I tried mailing a document to a friend in Arizona. It got returned. Why?
We regret that your mail is being returned to you because of heightened security measures. All domestic mail, weighing 16 ounces or over, that bears stamps …. MUST be presented to a retail clerk at a post office.
Like “Chemical Ripi” I was sending a manuscript, but I had used a standard priority flat-rate envelope with the proper postage — just like two other manuscripts I had sent out the same way. What caused this one to be returned? Why did I have to wait three-quarters of an hour on line at the post office to mail this one? And, most importantly, how does this make us safer?
The funny thing is that I’m sure I probably could have just mailed it out again from a different mailbox and it would have gone through. Security measures are generally applied randomly and inefficiently. Take, for instance, credit card signatures, or the woman who carried a butcher knife through airport security. Sometimes they don’t make any sense at all — like the fact that my bag is searched everytime I go to the New York Public Library. If I was trying to bring something illegal into the library, like a gun, why would I put it in my bag? (They don’t do body searches.)
We live with a certain amount of such absurdity. At some level we know that it is more about dicipline than about safety. There is no point at being upset at the underpaid low level functionaries who enforce and carry out these rules. But sometimes you wish you could just ask “Why?” So I was very happy to read the story of dot-com millionaire John Gilmore, who can’t fly on airplanes because he refuses to show ID:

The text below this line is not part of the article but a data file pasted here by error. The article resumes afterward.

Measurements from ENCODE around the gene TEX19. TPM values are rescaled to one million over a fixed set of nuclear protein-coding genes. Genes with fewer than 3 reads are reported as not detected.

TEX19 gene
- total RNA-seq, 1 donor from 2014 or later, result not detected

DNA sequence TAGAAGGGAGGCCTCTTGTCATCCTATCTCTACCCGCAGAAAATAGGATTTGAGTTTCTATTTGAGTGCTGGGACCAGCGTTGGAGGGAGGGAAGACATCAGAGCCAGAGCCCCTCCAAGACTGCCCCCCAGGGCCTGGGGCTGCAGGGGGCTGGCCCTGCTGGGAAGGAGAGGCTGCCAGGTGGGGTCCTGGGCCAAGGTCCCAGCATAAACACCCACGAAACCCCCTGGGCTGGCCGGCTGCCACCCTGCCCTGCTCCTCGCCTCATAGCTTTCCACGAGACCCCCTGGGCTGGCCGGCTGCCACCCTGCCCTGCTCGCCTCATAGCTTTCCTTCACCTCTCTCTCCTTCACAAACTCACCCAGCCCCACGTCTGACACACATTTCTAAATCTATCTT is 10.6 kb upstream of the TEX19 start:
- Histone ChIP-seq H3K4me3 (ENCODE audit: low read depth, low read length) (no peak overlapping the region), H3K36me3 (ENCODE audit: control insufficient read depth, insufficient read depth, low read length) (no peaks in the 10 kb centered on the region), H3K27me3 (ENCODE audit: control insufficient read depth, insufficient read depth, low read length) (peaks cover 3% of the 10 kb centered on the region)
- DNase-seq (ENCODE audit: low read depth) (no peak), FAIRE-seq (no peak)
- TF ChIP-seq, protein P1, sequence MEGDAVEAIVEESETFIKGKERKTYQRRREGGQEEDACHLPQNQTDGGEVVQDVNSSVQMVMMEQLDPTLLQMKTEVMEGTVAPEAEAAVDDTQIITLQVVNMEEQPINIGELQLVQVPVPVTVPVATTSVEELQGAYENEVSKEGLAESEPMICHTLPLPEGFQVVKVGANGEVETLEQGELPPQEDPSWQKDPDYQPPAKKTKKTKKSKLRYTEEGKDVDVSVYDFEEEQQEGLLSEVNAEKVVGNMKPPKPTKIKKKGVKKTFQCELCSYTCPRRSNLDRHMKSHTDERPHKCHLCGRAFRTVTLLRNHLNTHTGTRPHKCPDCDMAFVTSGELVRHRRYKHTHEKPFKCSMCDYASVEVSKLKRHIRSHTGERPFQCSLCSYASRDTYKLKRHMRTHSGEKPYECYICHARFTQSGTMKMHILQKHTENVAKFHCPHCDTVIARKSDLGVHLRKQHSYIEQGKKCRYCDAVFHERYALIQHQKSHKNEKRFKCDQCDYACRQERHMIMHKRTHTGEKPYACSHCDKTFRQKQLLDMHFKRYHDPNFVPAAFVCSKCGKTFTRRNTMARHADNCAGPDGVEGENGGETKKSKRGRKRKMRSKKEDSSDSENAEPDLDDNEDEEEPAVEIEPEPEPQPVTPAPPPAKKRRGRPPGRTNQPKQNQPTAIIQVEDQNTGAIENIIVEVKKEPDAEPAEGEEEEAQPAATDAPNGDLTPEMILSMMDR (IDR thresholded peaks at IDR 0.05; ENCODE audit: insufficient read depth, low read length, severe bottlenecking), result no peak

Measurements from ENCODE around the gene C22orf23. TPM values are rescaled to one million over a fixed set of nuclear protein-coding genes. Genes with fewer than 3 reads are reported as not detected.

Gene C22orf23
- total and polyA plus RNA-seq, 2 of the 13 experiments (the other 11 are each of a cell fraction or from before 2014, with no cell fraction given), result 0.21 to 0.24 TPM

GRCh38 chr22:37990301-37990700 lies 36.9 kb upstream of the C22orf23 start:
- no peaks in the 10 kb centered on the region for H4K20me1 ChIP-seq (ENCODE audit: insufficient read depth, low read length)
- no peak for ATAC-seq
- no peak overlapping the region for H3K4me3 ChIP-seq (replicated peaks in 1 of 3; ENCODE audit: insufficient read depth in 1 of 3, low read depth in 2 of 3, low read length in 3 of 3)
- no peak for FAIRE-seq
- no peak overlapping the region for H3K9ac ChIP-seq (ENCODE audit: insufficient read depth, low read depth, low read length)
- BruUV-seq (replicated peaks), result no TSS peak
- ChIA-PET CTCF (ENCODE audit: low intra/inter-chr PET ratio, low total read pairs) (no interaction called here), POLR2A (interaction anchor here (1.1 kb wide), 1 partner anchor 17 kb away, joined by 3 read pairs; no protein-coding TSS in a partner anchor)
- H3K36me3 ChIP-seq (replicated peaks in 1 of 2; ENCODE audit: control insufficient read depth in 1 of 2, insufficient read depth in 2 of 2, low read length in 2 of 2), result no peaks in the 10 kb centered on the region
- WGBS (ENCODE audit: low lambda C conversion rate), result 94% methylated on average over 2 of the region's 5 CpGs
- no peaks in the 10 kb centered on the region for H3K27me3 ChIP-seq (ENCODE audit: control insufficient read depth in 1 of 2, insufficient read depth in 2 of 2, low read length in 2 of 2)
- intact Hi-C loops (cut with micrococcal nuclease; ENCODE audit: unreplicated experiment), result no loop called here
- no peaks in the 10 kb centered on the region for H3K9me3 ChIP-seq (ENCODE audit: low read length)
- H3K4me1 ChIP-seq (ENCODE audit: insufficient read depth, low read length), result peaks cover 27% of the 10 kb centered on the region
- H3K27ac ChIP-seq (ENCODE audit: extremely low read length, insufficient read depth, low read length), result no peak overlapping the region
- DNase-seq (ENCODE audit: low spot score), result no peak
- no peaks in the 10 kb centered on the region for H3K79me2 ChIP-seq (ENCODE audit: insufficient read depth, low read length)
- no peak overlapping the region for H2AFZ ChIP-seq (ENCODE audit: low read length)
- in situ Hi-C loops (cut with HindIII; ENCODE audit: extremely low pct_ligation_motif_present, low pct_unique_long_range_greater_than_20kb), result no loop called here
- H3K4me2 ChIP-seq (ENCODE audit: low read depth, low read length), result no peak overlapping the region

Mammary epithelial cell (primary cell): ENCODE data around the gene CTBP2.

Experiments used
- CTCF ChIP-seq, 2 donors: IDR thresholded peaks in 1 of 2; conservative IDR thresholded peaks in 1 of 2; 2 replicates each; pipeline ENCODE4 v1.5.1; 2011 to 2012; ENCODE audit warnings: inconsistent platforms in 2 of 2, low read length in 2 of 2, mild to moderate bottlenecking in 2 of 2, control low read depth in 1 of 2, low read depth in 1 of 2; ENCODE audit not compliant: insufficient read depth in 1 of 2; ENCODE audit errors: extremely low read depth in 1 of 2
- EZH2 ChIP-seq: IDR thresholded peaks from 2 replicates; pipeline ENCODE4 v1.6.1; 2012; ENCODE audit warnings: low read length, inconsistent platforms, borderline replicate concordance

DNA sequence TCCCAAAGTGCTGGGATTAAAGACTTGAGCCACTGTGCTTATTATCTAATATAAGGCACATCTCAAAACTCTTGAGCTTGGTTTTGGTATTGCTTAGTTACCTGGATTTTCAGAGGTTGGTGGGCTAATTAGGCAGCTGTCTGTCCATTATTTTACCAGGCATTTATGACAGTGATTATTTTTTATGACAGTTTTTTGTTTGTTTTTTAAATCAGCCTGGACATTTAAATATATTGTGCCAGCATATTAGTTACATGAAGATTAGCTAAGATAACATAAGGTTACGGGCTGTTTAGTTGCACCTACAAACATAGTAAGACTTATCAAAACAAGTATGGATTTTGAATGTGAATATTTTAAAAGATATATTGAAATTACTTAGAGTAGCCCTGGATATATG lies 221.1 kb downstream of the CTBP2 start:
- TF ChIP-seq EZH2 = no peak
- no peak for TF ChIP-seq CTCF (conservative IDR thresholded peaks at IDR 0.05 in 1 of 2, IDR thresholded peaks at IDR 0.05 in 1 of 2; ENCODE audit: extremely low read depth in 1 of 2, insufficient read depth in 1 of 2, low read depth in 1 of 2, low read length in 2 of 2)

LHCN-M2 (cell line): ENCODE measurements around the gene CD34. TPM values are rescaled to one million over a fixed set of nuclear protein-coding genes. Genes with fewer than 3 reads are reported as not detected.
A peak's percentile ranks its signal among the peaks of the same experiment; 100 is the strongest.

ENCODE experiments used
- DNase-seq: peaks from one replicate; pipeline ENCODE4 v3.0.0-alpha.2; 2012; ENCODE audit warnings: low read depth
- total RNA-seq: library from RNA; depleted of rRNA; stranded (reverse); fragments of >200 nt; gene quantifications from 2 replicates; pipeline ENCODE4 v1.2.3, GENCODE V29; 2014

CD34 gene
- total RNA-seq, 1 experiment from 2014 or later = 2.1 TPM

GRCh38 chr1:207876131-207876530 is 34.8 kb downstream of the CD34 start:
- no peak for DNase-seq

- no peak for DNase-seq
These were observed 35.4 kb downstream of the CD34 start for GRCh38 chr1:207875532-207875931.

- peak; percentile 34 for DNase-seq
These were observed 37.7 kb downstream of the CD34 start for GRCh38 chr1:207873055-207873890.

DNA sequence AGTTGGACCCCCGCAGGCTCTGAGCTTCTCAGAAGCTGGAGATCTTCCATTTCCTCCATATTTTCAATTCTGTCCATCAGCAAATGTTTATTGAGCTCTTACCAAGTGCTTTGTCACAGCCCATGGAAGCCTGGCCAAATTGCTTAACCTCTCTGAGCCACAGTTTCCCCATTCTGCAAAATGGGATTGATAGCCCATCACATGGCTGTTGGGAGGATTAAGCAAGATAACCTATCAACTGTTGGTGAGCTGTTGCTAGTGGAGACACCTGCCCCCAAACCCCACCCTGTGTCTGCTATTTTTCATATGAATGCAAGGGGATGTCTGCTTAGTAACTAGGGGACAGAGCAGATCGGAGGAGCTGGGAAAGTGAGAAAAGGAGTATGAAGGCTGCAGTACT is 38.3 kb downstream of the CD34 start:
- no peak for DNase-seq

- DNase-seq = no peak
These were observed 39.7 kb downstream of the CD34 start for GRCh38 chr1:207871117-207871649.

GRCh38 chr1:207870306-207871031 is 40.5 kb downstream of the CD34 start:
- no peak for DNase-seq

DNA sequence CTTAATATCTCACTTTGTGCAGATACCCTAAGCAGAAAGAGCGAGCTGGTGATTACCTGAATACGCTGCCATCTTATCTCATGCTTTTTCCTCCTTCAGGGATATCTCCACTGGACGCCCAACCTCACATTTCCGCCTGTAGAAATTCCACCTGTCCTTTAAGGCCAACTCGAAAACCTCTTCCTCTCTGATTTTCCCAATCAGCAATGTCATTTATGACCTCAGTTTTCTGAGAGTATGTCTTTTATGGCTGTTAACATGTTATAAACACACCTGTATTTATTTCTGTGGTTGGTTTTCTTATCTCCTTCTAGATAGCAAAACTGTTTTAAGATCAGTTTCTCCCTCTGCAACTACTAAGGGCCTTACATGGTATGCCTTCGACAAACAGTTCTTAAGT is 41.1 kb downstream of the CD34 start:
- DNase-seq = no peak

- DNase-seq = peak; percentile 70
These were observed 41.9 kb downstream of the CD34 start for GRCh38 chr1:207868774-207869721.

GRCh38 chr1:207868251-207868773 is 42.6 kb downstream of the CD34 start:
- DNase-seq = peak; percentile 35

John Gilmore’s splendid isolation began July 4, 2002, when, with defiance aforethought, he strolled to the Southwest Airlines counter at Oakland Airport and presented his ticket.
The gate agent asked for his ID.
Gilmore asked her why.
It is the law, she said.
Gilmore asked to see the law.
Nobody could produce a copy. To date, nobody has. The regulation that mandates ID at airports is “Sensitive Security Information.” The law, as it turns out, is unavailable for inspection.
What started out as a weekend trip to Washington became a crawl through the courts in search of an answer to Gilmore’s question: Why?
… At the heart of Gilmore’s stubbornness is the worry about the thin line between safety and tyranny.
“Are they just basically saying we just can’t travel without identity papers? If that’s true, then I’d rather see us go through a real debate that says we want to introduce required identity papers in our society rather than trying to legislate it through the back door through regulations that say there’s not any other way to get around,” Gilmore said. “Basically what they want is a show of obedience.”
Sometimes I think the only way to respond is with creative anarchy, such as that exhibited by “a couple of students from Cornwall [who] are intent on making American criminal history by spending their summer breaking as many US laws as possible.” They’ve chosen laws from the site DumbLaws.com and elsewhere, laws that are on the books, but rarely enforced because they make so little sense:
Starting in the liberal state of California, they hope to evade the attention of local police officers when they ride a bike in a swimming pool and curse on a crazy-golf course.
In the far more conservative — and landlocked — state of Utah, they will risk the penitentiary when they hire a boat and attempt to go whale-hunting.
If they manage to outwit state troopers in Utah, and perhaps federal agents on their trail, they will be able to take a deserved, but nevertheless illegal, rest when they have a nap in a cheese factory in South Dakota.
Such activity is likely to undermine the very fabric of society!